In response, Gary Illyes said the company “keeps (almost) no data on un/de-indexed pages.

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Google confirmed a large number of removed URLs from the index

We briefly go back to April when Gary Illyes shared on stage at SERP Conf. that the Google team removed many URLs from the index in February. Gary said this was due to Google’s changed perception of these websites.

The reasons for pages being removed from the index can vary, and most often, they are related to technical issues, the quality they provide, and whether they are helpful to users.

When are websites affected by the Helpful Content Update expected to be recovered?

An SEO specialist asked John Mueller that question. He wanted to know how long a site is expected to recover after being affected by the Helpful Content Update and working on improving its quality.

In response, John said that more significant improvements should be seen after the release of future core updates.

Google adds new Googlebots

Google has released two new crawlers: GoogleOther-Image and GoogleOther-Video. These are GoogleOther versions optimized for fetching image and video bytes. In addition, the company has optimized the list of user agent strings to better reflect the most active user agent versions.

Google clarified that the release of the two new bots is meant to better support the crawling of binary data for research and development.

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Google team is working on showing more quality content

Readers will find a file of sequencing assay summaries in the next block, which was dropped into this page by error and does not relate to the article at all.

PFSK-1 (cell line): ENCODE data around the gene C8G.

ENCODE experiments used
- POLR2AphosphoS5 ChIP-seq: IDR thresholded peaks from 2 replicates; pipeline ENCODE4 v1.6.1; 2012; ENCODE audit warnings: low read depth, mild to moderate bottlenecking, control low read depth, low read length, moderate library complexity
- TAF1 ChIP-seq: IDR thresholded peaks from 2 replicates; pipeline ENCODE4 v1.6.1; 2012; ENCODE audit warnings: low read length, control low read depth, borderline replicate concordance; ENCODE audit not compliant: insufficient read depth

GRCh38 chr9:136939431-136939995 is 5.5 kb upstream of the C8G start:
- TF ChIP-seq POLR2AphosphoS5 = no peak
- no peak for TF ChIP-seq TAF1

We’re back on the topic of the Helpful Content update that the company released in September 2023. Many websites were affected after that update. What Danny Sullivan and John Mueller said is that the Google team is working on better visibility of sites that share quality content and has a lot of effort invested in it to provide more value.

Google recommends that you update your WordPress site to WordPress version 6.5

If you have a website and are using an older WordPress version, it’s time to change that. Gary Illyes wrote on his LinkedIn profile that upgrading to the latest 6.5 version of WordPress is highly recommended.

This is to improve the crawling of your site and, more specifically, the lastmod element in the sitemap. This signal aims to help the crawlers better understand your site and how often to crawl it.

However, before doing that, it’s important to ensure that switching to the latest version won’t conflict with the plugins you’re using.

Google updates its file types indexable documentation

In May, it was announced that the “File types indexable by Google” documentation had been updated. The new file type the search engine can index is .epub (Electronic Publication).

Google Search documentation leaked

One news that excited the SEO industry was the leak of Google Search documentation. Many experts commented on this and many different opinions came up.

Aleyda Solis shared on social media some main points from the leaked documentation based on an analysis by Mic King, CEO of iPullRank Agency.

Here is a part of them:

  • There are over 14K ranking features;
  • Google has a “siteAuthority” feature;
  • Google stores which result has the longest click during a session;
  • Google has a “hostAge” attribute that is used to remove “fresh spam” in serving time.

And here’s Aleyda Solis’ post on X:

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Google added new options to the Spam Reporting Tool

Since Google started implementing a Site Reputation Abuse Policy earlier this month, the company has added new options to the Spam Reporting Tool, including Site Reputation Abuse and Expired Domain Abuse.